Hydroponics (hydro- water and -ponics labor), working water, is a method of growing plants in an aerated nutrient solution, with the plant often being anchored by an inorganic media such as rockwool, Styrofoam, or plastic. Hydroponics also includes a method of suspending plants and providing continuous misting of an aerated nutrient solution.
Hydroponics is popular as a hobby and also has limited commercial potential. It could have use in growing food crops on space stations, while providing the additional benefit of generating oxygen. There are many components of growing plants hydroponically that are crucial to a successful outcome. One of the more important factors in hydroponics is the nutrient solution. It must be balanced (with correct ratios of all the essential nutrients) and at the correct concentration for the size of container used. Another important consideration is the temperature of the solution. It should be maintained between 68 and 86[degrees]F. In addition, adequate aeration is imperative, and the pH of the solution is important for availability of nutrients to plant roots.
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Soil can provide some of the most important necessities for plant growth and health: air, water, and nutrients. Soils have derived from decomposition of parent material, displacement through flooding or other water movement, glaciers, and volcanic activity. Most soils in the world are inorganic, deriving from mineral rocks, but there are also organic soils that derive from the decomposition of organic plant material.
Soil texture is a measure of the size of particles in the soil. These are generally classified into sand, silt, and clay. The various soil textures impart different properties to the soil, such as good or poor drainage, aeration, and nutrient-holding ability. Soil structure is the tendency of the soil to form aggregates. Soil can be improved by the addition of organic matter, which provides nutrients, aeration in poorly draining soil, and moisture-holding ability to fast-draining soils. In the soil profile, topsoil, subsoil, and partially decomposed parent material may be present.
Cation exchange capacity and soil pH are chemical components of soil. Cation exchange capacity is an expression of the nutrient-holding ability of a soil. pH determines the availability of necessary plant nutrients.
* Do a jar test and/or a ribbon test. If you do both, compare the results to see whether you come to the same conclusion about soil texture in both tests.
* Using a store-bought kit or one provided by your instructor, test your soil for pH, nitrogen, phosphorus, and potassium.
* Try vermicomposting: buy a kit or construct a module that can be used in the classroom and create your own compost using worms.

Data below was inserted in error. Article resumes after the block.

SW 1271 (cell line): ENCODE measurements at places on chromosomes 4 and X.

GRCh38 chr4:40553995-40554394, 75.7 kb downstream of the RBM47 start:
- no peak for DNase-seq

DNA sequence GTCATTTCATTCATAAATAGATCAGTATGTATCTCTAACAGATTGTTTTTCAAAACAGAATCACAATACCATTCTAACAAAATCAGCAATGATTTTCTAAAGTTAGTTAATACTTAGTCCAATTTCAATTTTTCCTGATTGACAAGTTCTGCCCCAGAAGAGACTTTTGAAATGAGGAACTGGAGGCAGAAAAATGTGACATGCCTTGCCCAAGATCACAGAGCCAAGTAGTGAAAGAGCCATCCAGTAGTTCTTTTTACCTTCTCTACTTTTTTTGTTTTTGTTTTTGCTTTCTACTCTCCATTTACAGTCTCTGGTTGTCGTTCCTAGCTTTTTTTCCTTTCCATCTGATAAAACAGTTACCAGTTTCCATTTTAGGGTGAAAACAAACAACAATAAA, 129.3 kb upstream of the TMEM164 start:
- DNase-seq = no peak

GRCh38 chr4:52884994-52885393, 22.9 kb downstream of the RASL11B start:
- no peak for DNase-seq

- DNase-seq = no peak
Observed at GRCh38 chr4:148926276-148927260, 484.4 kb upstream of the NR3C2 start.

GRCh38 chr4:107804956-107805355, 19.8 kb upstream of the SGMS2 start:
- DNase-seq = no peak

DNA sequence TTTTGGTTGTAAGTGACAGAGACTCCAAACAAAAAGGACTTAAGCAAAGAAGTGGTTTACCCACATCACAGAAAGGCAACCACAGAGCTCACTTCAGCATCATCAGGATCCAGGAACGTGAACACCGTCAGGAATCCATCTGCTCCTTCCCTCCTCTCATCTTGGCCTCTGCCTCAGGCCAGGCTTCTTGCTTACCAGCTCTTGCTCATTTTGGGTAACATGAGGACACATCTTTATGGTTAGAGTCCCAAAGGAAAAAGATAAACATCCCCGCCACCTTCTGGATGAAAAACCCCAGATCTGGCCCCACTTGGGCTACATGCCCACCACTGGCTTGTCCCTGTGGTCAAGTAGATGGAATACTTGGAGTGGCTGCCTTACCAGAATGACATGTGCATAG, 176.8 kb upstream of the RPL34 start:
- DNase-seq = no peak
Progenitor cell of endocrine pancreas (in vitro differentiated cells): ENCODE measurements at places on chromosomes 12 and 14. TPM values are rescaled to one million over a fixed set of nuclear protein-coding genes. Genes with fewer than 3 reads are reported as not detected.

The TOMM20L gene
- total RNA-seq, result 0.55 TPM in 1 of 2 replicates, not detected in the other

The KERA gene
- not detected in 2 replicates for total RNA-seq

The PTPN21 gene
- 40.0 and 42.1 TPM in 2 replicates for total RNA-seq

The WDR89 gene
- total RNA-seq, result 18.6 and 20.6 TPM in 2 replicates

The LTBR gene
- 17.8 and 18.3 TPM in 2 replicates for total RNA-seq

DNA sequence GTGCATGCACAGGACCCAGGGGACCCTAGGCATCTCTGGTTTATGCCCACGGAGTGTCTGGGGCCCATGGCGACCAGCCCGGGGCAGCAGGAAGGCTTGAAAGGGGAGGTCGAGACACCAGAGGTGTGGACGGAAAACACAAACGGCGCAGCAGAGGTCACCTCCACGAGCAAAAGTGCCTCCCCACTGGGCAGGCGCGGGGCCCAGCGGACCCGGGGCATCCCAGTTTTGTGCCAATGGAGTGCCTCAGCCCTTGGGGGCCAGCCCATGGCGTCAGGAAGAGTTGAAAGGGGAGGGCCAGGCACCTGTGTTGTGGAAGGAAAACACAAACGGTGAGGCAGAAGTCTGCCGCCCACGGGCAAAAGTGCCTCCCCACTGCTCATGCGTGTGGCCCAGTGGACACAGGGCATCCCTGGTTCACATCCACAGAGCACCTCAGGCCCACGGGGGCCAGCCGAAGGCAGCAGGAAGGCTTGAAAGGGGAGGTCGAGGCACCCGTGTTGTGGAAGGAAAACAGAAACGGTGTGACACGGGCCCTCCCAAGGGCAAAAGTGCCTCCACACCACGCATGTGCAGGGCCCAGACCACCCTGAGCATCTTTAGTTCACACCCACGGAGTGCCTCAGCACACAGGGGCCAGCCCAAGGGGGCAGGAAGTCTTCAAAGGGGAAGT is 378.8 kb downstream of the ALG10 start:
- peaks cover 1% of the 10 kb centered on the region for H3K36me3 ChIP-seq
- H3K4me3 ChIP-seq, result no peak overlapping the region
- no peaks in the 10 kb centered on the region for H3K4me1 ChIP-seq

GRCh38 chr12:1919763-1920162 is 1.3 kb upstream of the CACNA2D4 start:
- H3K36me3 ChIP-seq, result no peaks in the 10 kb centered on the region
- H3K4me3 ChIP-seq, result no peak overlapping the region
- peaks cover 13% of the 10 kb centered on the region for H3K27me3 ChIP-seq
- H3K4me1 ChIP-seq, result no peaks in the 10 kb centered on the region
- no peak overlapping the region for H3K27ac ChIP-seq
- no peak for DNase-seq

1. Discuss the properties of organic soil.
2. What determines soil texture? What are the three major soil separates that determine soil texture?
3. What is the ideal soil texture? What are the properties that make it ideal?
4. What is soil structure? What is the optimal soil structure for growing plants?
5. Identify the layers in soil horizons and briefly discuss the properties of each.
6. In what way is pH important to plant growth?
7. Discuss cation exchange capacity (CEC): what is it and how does it work?
8. Name three benefits of organic soil amendments.
9. Name four basic requirements for successful composting.
10. What is vermicomposting?
Jones, J. B., Jr. (1997). Hydroponics: a practical guide for the soilless grower. Boca Raton, FL: CRC Press.
Plaster, E. J. (2003). Soil science and management, 4th ed. New York: Thomson Delmar Learning.
Stewart, A. (2004). The earth moved: On the remarkable achievements of earthworms. Chapel Hill, NC: Algonquin Books of Chapel Hill.
Who Was Hoagland and What Is His Solution?
In 1950, D. R. Hoagland and D. I. Arnon from the University of California published the article "The Water Culture Method of Growing Plants without Soil." In this experiment station circular, they described growing a tomato plant in 4 gallons of nutrient solution, which was replaced once a week. The nutrient solution was made up following a recipe that included the known nutrients required for healthy plant growth at the time. The formula has stood the test of time, and it or a modified version of it is widely used in soilless plant culture today. An interesting development in the Hoagland's solution story is that the formula works well enough to have been adapted for use in tissue culture media, which includes an agar base for growing plants in vitro. Whereas Hoagland's solution is a familiar name to hydroponic growers and tissue culture laboratories, many other nutrient solutions have been developed over the years.